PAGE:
Question: Should You Invest In The Long Tail? Answer: Not Really
Elberse's findings indicate that, thankfully, "It would be imprudent for companies to upend traditional practice and focus on the demand for obscure products. The data show that it is difficult to profit from the long tail." (I may not know her, but I like the way she thinks!)
You see, as many in private circles have argued, the long tail is not applicable when examining profitability and content value. It appears that the commoditization of distribution channels -- from the shift to digital and the disproportionate increases in choice and product -- actually leads to further concentration of the "popular" or "hit" content. Elberse has proven that blockbusters prevail monetarily and are valued more by consumers. I won't give it all away here, but I would like to share the following data points that came out of her research.
1. About digital music sales: "When I differentiate between artists on smaller, independent labels and those on major labels, I find that the former gain some market share at the tail end of the curve as a result of the shift to digital markets. However, the advantage quickly disappears as we move up the curve: A more significant trend is that independent artists have actually lost share among the more popular titles to superstar artists on the major labels... Thus digital channels may be further strengthening the position of a select group of winners."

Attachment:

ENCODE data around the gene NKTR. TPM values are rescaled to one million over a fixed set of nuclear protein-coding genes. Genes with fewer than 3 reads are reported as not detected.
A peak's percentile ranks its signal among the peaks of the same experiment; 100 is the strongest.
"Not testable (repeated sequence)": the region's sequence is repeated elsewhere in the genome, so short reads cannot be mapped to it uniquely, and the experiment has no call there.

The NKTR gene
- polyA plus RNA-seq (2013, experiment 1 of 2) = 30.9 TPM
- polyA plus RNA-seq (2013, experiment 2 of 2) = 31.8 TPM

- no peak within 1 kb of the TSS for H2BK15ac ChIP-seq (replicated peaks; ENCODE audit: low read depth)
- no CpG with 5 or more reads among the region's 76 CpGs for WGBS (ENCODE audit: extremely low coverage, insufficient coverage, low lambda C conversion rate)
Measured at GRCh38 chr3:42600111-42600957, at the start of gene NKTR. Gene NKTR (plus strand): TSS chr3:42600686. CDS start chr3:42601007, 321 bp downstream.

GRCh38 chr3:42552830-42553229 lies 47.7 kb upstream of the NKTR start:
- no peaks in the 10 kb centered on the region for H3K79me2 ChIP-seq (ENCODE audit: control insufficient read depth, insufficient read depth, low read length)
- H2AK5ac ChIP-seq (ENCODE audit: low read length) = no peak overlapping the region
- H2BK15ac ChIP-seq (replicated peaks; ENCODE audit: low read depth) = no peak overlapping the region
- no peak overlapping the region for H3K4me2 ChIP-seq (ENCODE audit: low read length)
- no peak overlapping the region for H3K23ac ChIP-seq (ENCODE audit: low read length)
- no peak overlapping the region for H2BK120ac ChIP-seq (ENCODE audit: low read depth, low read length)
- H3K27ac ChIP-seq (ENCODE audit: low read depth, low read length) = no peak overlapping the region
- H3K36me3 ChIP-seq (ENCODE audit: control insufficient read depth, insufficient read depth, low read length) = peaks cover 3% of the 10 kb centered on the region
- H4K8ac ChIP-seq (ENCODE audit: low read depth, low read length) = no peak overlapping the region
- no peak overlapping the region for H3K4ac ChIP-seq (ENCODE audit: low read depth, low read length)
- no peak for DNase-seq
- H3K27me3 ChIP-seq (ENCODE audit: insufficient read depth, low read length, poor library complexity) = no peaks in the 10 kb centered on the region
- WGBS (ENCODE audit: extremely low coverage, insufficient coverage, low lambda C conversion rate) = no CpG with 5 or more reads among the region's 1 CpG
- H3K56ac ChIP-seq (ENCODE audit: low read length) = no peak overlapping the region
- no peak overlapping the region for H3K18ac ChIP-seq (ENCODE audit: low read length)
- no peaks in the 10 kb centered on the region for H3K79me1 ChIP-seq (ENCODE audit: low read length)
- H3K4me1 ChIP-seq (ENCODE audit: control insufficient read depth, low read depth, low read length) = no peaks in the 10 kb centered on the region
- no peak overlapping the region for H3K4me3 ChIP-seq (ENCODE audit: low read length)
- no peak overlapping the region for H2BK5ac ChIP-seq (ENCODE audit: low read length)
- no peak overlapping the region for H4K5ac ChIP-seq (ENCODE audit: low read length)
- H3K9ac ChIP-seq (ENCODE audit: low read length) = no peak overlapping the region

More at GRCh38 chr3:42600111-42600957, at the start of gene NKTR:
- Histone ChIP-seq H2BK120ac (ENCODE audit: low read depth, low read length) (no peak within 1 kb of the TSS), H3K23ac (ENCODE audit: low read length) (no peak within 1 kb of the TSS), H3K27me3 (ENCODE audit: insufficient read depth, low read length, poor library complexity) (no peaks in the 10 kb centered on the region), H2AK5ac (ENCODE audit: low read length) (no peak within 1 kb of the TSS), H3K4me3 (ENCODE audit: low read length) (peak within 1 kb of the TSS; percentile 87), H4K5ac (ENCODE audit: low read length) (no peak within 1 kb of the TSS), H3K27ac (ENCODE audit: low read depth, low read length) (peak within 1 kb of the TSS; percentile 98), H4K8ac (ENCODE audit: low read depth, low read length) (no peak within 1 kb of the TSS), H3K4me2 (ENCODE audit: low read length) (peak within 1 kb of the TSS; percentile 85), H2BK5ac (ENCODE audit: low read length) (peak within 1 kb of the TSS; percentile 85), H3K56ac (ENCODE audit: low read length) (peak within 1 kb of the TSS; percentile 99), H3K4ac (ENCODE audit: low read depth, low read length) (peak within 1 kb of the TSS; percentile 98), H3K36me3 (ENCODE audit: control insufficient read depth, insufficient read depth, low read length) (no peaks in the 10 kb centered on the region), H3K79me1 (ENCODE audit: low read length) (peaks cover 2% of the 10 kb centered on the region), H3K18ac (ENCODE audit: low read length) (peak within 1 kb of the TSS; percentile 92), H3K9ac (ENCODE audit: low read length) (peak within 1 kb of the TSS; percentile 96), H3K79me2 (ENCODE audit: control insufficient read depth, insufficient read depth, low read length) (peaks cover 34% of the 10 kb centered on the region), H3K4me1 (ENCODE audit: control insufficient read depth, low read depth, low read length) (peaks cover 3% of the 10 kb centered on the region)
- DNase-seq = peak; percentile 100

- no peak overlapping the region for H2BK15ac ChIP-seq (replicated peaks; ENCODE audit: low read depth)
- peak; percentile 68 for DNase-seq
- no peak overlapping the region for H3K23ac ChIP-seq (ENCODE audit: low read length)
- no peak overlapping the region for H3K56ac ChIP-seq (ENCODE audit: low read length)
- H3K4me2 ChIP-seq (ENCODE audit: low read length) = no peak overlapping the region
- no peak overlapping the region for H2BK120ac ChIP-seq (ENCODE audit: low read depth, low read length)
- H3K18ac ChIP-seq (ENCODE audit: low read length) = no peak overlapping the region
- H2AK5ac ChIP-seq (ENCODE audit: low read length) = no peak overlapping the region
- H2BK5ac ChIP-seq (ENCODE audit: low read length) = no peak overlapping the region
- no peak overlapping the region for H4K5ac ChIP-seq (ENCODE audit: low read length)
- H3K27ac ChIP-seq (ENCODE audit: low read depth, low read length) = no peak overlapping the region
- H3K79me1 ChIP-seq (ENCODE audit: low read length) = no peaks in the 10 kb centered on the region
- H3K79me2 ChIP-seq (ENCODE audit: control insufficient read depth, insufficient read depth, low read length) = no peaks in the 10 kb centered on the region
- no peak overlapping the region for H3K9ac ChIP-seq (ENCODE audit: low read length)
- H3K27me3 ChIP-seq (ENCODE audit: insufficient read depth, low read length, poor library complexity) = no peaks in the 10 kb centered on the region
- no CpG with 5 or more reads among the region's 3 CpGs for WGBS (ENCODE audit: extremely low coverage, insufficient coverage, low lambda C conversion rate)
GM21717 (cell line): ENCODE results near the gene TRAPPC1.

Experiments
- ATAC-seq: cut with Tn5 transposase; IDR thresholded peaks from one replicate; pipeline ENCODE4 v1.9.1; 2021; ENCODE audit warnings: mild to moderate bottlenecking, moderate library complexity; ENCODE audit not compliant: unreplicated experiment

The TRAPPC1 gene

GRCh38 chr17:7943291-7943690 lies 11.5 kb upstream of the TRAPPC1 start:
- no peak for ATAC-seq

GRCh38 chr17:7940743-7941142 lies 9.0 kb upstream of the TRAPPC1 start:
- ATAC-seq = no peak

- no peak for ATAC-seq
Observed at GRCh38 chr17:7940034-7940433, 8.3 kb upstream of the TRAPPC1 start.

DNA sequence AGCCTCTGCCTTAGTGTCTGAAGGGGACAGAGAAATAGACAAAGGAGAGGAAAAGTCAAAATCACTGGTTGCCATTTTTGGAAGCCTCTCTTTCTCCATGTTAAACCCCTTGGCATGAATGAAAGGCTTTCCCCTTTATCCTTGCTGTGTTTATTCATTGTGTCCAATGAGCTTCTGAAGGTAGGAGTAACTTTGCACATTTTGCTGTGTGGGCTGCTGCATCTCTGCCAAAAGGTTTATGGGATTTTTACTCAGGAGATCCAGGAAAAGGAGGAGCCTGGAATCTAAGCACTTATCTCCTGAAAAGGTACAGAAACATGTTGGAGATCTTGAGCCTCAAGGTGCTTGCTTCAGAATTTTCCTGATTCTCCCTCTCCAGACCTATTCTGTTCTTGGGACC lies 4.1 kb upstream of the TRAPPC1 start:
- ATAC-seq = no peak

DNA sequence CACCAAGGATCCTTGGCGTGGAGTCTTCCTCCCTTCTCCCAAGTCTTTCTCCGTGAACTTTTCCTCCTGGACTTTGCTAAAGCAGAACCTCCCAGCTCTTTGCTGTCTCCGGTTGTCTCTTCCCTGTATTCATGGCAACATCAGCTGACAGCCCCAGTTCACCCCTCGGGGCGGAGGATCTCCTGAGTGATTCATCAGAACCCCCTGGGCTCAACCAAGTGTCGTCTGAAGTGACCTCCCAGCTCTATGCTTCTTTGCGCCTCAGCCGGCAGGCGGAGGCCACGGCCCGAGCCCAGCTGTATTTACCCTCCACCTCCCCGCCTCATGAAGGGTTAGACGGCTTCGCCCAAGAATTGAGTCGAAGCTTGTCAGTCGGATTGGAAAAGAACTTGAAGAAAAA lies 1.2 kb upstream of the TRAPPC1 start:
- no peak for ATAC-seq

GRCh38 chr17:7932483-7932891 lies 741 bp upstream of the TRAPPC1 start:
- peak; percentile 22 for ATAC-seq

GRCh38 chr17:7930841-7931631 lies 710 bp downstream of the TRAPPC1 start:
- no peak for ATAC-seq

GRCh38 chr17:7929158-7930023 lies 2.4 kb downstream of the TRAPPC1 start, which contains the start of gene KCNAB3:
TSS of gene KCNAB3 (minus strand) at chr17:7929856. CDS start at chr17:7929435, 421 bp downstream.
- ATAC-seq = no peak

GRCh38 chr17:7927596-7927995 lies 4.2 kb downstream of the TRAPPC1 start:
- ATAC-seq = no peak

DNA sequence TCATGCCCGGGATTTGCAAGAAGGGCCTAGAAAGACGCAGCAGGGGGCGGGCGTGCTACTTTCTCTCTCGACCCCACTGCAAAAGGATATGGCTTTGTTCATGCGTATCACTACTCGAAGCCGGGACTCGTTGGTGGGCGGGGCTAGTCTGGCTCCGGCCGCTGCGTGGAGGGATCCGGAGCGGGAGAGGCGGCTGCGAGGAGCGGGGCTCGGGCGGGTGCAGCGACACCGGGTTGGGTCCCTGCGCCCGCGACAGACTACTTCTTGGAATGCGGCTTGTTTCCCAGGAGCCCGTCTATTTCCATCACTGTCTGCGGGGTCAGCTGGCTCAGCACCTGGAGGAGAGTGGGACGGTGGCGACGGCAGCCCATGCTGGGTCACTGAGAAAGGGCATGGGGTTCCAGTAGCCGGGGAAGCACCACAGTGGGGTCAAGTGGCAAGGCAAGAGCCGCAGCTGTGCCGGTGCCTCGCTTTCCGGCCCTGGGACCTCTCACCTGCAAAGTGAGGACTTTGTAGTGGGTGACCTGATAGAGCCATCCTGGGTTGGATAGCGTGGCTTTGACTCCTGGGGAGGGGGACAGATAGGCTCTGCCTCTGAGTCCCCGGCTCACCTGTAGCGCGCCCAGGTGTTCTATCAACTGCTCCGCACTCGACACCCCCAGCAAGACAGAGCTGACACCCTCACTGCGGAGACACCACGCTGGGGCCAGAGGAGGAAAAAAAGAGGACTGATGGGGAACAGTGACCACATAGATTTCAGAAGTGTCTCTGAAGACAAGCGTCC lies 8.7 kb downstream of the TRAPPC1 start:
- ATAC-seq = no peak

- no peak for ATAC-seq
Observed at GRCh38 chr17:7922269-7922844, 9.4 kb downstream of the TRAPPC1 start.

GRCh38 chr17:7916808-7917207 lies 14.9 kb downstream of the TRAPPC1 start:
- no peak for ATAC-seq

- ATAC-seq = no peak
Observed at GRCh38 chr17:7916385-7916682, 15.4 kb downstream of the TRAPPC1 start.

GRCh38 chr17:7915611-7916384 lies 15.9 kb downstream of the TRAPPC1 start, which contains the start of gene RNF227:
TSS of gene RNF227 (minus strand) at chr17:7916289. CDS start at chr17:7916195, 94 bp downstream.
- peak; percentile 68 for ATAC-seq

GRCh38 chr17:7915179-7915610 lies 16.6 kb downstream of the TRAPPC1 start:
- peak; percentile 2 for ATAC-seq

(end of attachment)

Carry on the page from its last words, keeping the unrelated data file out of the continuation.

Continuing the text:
2. Recent sales data: "In my most recent correspondence with managers at Nielsen Soundscan, I learned that of the 3.9 million digital tracks sold in 2007 (the large majority for 99 cents each through Apple iTunes) an astonishing 24% sold only one copy, and 91% -- 3.6 million tracks -- sold fewer than 100 copies."
3. For advertisers: "When trying to strengthen your presence in digital channels, focus on marketing your most popular products." Suffice to say that for producers and distributors alike, the long tail may simply be a distraction away from the reality that is the content business: quality sells, the rest not so much.
I encourage you to invest the time to read the rest of the article -- your long-term success may depend on it.